Jerry calls the ECW fans idiots with Honky Tonk Man agreeing. Lawler says ECW couldn’t get a crowd in a big arena in Philadelphia, even though he gets the name of the big arena wrong. Dangerously goes on one of his patented rants about how ECW is about busting themselves to earn the fans’ respect and give them their money’s worth. Cue Sandman, Dreamer and Beaulah with Sandman saying he’s ready to cane Lawler right now.

Lawler says there are four million people watching this but Dangerously is bragging about getting 1100 people. “You can get 1100 people to watch paint dry.” Unless you’re TNA in New York City more than once a week right? They start shouting at each other with Dangerously saying he’s proud of hardcore, so Lawler implies Paul is gay.

Dreamer is ready to fight and the rest of the ECW guys get in the ring. Jerry calls out his friends…..and no one shows up. Lawler is allowed to leave as this segment comes to a strange close. I’m really not sure who I’m supposed to cheer for here as Lawler was in full on heel mode here but he was defending the WWF. This was much more about setting up Lawler actually appearing in the ECW Arena a few months later and then fighting Dreamer on pay per view in August. It was WAY different than anything else they were doing at the time and pretty entertaining but this would be like running an angle with ROH back in 2005.

Mankind/Vader vs. Undertaker/Sycho Sid

Sid has to go it alone before Undertaker comes to the ring. After nearly a minute of double teaming, Undertaker comes out to no music and cleans house, hitting a chokeslam on Vader. Of note here, they made sure to cut the camera angle to a lower shot so you couldn’t see Undertaker not getting him that high off the ground. Little things like that are what keeps starts looking special instead of making everything as realistic as possible and causing people to look human.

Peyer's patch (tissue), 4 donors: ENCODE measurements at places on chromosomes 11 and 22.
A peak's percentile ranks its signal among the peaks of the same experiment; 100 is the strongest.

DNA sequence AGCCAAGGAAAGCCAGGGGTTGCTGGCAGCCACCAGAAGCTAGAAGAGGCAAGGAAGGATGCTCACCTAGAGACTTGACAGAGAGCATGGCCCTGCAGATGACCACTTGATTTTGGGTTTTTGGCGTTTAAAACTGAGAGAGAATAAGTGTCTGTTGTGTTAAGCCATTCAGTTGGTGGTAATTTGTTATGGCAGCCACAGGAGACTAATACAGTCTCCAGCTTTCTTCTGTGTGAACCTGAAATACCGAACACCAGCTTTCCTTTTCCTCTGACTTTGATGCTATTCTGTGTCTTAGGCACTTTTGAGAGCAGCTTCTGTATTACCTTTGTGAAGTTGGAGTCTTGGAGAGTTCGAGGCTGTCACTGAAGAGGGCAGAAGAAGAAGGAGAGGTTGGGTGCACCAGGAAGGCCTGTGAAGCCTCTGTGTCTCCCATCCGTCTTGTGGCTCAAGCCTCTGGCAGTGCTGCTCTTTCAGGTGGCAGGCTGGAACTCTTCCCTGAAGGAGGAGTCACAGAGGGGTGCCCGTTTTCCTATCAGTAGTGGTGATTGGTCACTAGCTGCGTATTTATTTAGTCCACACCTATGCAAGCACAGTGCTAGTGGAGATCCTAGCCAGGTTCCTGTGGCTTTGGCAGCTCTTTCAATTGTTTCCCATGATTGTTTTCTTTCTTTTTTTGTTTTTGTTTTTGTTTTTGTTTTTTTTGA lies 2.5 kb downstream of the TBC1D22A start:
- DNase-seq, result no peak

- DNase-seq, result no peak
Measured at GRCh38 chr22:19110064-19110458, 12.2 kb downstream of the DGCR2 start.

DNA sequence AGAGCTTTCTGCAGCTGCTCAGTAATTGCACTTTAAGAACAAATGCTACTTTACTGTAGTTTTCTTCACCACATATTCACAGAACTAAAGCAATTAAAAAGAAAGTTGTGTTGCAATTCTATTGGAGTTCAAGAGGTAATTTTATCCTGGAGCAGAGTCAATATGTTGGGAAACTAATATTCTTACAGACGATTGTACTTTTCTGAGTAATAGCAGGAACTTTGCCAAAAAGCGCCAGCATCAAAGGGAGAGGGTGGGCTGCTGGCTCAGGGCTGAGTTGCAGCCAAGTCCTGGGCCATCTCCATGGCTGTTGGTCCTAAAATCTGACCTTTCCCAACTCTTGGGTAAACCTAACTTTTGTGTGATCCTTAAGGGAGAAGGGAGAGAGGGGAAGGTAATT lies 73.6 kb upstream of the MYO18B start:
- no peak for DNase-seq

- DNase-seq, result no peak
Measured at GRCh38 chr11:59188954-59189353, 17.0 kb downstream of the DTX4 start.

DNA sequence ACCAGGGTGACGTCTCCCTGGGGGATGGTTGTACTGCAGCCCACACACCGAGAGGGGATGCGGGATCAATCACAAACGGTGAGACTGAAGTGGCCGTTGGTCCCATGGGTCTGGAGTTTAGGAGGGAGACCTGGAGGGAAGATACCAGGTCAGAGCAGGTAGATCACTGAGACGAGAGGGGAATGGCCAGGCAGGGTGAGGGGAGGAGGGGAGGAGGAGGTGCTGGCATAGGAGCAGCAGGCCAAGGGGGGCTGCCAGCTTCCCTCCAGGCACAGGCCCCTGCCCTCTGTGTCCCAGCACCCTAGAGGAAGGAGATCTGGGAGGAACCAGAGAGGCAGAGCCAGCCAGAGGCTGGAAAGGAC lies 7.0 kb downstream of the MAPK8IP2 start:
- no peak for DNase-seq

Vader and Sid officially get going with Vader in control off a series of headbutts and a big clothesline. A splash gets two on the champ and we hit the chinlock. It’s a LONG one too with Vader holding onto Sid for over two minutes and goes into a break. Back with Sid suplexing Vader but Undertaker is fighting Mankind on the floor instead of taking the tag.

Mankind comes in and drops an elbow but Sid crawls over and makes the tag a few seconds later. Well that missed tag was pretty worthless. A chokeslam gets two on Mankind as Sid and Vader fight on the floor. Sid hits his partner by mistake and the champ gets chokeslammed, setting up a modified Taker Dive, only to have Sid lay Undertaker out with a powerbomb, giving Vader the pin.

Rating: D. The chinlock just killed this match and it never had the chance to recover. Not that it mattered though as this was much more about angle advancement than the match itself. Undertaker was starting to get ticked off near the end there and angry Taker breaking stuff is all kinds of fun. Also, I had forgotten the Taker Dive had debuted at least six months before Ground Zero.

Sid breaks up a post match Vader Bomb and Undertaker beats up Vader for a bit.

Bret promises to win the title to end the show.

Overall Rating: C+. This is a case where the good is REALLY good but the bad is horrible. It was clear that they had no interest in the midcard at this point other than maybe HHH vs. Goldust, because other than the main event and Austin vs. Hart, almost none of the wrestling stuff was worth a thing. Lawler vs. ECW was more about ECW than anything else, but it was really cool stuff to see back in the day. The core is here though and once they fill in the details, this company is going to blow Nitro out of the water.

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  1. Sroxy says:

    I LOVE 1997 Raw.

  2. Killjoy says:

    Miguel Perez Jr. is WWC Tag Team Champion today. He debuted in the early 80’s. People want his dad to be inducted into the WWE Hall Of Fame since he was partners with Antonino Rocca and the first ever Tag Team Champions in WWE.

    klunderbunker Reply:

    Eh close enough.

  3. Jay H (the real one) says:

    It’s amazing how in one episode with a brand new look that RAW felt so different in the War with WCW. Looking back as good as Nitro still was I think RAW some weeks was topping them. Mainly because they weren’t relying on one story line to drive the Show.